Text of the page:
All singers and musicians who want to be involved in the music ministry at the church are encouraged to come along to these practices, as this is the time when we learn new songs and also rehearse for special services.

The next one is on Saturday 1st December, 10.00 – 2.00pm at Rev Sharon’s house. This will include learning the songs we will be singing for World AIDS Day, Advent and the Carol Service. Please let Rev Sharon know if you are coming, and any dietary requirements you may have, as she always provides a delicious lunch to keep the hungry singers going, and wouldn’t want any of you to go short!

If you have suggestions for songs you would like to see included in the worship, please give them to Ian Peaple, as we need time to learn new songs before we introduce them in service.

 

Reflection by Kate Rowley

 

Modelling Christ

On Sunday, I spoke about the remarkable spirit of Corrie and Betsie ten Boom, who led worship services during their time in Ravensbruck concentration camp. I want to use this space to talk about their father, Casper, and the way in which his attitude shaped theirs.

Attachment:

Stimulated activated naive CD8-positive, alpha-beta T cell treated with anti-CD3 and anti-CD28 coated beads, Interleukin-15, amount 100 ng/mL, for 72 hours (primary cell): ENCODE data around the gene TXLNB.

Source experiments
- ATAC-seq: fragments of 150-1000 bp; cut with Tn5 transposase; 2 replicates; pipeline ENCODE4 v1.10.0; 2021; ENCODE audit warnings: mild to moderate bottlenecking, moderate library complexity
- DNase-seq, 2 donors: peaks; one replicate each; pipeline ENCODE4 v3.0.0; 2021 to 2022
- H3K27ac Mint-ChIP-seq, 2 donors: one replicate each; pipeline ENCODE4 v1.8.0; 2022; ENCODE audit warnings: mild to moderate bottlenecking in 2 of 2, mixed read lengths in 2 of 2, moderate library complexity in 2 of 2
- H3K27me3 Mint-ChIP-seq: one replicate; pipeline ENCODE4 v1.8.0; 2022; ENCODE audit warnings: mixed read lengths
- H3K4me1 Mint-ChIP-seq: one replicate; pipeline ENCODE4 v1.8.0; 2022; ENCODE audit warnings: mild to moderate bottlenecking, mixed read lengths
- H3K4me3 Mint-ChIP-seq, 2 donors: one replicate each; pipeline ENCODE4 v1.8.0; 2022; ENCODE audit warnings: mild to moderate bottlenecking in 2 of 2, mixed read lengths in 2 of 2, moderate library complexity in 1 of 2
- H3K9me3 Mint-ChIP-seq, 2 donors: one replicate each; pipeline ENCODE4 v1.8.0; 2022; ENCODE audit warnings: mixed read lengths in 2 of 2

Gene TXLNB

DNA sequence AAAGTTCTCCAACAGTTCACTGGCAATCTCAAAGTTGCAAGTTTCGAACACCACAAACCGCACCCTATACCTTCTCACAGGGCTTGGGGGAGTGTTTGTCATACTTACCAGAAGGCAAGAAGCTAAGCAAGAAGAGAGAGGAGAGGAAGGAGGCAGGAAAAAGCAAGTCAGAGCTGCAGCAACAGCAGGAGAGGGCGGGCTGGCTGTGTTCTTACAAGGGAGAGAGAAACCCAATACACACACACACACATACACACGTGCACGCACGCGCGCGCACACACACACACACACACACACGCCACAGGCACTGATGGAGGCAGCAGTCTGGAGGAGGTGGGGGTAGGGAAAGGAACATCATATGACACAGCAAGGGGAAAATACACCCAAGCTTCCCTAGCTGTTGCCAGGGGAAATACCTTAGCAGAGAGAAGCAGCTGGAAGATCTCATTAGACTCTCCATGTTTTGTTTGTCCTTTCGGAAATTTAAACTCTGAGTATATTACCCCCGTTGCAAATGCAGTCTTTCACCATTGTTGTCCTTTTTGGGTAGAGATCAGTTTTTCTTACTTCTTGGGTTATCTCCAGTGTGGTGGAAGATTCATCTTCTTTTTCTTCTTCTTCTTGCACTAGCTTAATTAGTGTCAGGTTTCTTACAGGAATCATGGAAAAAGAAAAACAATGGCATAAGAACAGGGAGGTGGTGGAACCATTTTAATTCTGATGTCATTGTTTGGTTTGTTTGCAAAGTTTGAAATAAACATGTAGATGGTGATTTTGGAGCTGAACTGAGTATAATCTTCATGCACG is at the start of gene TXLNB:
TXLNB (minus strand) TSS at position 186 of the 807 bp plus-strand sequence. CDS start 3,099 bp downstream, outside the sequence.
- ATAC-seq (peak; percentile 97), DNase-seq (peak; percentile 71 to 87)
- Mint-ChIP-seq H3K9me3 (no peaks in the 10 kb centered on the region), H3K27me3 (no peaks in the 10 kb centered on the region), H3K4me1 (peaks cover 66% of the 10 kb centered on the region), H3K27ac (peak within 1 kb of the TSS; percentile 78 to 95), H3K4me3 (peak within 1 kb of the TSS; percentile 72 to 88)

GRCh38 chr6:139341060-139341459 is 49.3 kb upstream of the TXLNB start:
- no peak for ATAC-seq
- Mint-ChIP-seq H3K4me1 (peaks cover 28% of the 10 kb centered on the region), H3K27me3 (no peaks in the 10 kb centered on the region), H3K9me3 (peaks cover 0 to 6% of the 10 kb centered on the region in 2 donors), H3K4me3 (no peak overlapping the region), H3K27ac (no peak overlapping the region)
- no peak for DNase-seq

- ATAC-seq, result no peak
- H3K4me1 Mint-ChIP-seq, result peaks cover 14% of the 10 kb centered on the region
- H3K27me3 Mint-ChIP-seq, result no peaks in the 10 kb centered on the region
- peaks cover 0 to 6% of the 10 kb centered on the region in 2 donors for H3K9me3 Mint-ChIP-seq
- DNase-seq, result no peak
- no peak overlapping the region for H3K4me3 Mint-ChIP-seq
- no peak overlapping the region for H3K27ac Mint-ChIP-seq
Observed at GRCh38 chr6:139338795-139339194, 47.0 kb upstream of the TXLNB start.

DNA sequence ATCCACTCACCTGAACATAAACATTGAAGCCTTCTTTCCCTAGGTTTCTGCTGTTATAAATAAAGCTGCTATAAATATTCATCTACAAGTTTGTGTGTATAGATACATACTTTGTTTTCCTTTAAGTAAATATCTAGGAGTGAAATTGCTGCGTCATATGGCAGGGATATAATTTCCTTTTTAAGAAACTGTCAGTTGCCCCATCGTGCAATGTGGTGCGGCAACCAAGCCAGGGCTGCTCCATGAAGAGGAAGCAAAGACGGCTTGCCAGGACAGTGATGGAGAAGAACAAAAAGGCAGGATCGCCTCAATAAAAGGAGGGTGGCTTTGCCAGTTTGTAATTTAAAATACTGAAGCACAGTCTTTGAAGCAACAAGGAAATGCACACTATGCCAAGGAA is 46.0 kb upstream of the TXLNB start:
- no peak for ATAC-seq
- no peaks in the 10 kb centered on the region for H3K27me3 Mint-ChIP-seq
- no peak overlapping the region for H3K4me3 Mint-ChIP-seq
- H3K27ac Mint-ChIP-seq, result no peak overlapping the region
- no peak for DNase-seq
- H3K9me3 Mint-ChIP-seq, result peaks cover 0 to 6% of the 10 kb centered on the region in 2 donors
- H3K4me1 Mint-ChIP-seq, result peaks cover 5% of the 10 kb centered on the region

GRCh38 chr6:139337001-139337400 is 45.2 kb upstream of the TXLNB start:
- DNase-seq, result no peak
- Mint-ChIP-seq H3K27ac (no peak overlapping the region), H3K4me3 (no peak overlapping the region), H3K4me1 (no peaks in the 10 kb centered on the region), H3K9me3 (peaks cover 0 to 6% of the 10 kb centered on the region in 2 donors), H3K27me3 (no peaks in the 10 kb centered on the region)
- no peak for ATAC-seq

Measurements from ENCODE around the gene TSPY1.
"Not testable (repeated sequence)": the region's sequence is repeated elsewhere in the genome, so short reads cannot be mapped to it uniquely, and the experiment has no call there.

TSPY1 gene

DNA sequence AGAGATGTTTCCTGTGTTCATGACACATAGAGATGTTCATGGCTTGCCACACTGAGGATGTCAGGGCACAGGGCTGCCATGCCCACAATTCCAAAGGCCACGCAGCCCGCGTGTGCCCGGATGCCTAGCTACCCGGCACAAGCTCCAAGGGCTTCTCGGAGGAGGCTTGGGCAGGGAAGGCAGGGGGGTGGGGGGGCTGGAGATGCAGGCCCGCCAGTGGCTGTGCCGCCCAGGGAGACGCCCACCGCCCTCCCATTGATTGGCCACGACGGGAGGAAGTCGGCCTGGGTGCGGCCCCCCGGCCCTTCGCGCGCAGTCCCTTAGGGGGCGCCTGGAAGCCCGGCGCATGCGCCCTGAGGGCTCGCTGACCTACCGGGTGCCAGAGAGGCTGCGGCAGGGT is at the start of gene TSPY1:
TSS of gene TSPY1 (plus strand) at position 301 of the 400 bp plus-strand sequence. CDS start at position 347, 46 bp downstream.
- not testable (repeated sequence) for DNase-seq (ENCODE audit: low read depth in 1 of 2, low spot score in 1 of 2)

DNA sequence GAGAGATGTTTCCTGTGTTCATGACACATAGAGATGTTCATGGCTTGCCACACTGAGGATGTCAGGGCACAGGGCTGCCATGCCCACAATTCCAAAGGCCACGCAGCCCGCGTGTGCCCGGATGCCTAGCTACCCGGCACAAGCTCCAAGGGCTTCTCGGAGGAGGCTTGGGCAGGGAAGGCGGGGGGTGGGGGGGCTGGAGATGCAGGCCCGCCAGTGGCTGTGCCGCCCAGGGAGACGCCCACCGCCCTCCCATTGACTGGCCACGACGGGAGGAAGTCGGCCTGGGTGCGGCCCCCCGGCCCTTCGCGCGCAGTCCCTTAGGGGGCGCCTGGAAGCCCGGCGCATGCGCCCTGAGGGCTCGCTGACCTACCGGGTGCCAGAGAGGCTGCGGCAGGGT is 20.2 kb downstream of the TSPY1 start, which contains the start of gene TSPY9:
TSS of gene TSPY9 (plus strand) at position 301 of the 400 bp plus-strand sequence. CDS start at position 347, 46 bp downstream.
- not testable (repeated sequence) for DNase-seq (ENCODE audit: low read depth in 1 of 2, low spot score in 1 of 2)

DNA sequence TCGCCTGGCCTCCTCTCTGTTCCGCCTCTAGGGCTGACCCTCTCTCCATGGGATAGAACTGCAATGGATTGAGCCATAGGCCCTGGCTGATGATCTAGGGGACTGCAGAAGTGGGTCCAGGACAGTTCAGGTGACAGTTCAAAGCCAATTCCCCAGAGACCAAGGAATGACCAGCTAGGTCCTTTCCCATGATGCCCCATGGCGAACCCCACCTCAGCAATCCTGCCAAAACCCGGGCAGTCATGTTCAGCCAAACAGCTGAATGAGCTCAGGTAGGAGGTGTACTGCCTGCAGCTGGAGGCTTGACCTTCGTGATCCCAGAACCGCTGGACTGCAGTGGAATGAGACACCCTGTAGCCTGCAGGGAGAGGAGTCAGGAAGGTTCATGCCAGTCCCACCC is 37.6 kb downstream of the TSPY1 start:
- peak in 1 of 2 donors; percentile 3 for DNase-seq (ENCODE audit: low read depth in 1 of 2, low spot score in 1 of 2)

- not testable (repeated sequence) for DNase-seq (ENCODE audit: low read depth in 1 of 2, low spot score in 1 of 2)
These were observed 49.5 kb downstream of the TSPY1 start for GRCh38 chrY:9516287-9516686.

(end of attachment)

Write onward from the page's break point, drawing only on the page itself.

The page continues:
The ten Booms were a Christian family living in Haarlem, in the Netherlands. Casper ten Boom was a clocksmith and his watch-shop had been in the family for a hundred years. The family home was always full of life; when the four children were young, the house filled up with aunts who had outlived their husbands. When the children had grown up, and their aunts and mother died, Casper began to bring local displaced children into the house and he brought them up, with Corrie and Betsie’s help. The staff in the shop formed part of this extended family, which was a focal-point for the whole community. In Corrie’s autobiography – The Hiding Place – she describes her father as being Haarlem’s grandfather. He was always ready with a kind word and a smile for anyone. It wasn’t that he ignored the differences between people, she says, but that you wouldn’t think he knew they were there.

This Christlike spirit set him apart from the world. Casper ten Boom gave of himself with no thought for the consequences. In the 1930s, when German Jews began to arrive in Haarlem with tales of persecution and destruction, the family began to help. When the second world war came to the Netherlands, the ten Booms acquired illegal ration cards for refugees and Jewish friends, and even built a hidden room in Corrie’s bedroom in case of a raid. This work eventually cost Casper and Betsie their lives, but it saved the lives of countless others. The example of this remarkable family can still change the world.

Reading:
The Hiding Place by Corrie ten Boom
In My Father’s House by Corrie ten Boom
Falling Upwards by Richard Rohr